Human papillomavirus, also called HPV, is a common STI, with over 3 million animal cases seen by doctors. This viral infection leads to the formation of genital warts, which can affect both men and women.
More disconcertingly, HPV has also been linked to an increased cancer risk. As a leading cause of cervical cancer, HPV is a big issue on the radar of sexually active women – but men can and should protect themselves against infection as well.
What is HPV?
HPV is associated with several types of cancer, including cancer of the cervix, vulva, penis, anus and throat. Interestingly, these cancers are caused by different strains of HPV than those that cause genital warts – and cancer-causing strains may not show any other outward symptoms.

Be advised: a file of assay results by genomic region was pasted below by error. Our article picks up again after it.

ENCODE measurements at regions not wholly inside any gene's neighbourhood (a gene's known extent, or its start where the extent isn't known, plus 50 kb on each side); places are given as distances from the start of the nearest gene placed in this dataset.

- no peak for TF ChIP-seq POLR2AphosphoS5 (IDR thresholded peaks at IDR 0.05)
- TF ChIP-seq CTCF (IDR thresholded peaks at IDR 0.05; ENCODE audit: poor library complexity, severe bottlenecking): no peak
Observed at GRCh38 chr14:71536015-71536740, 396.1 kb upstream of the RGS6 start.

Not every case of HPV results in genital warts or cancer, but exposure to the virus can make these problems more and more likely – making prevention very important.
HPV is spread through sexual contact, including vaginal intercourse, anal sex and oral sex. Symptoms can appear years after infection, making it hard to know when you’ve first become infected. This is one reason that human papillomavirus is the most common STI in the United States. It is a viral infection, meaning it does not respond to antibiotics, but an effective vaccine does exist.
About the HPV Vaccine
The HPV vaccine is recommended for both boys and girls. It is most effective when administered early, between the age of 11 and 12. In addition to timing the vaccine before the usual age of sexual activity, this early response allows the child’s young immune system to respond very actively, creating many more antibodies than it otherwise would.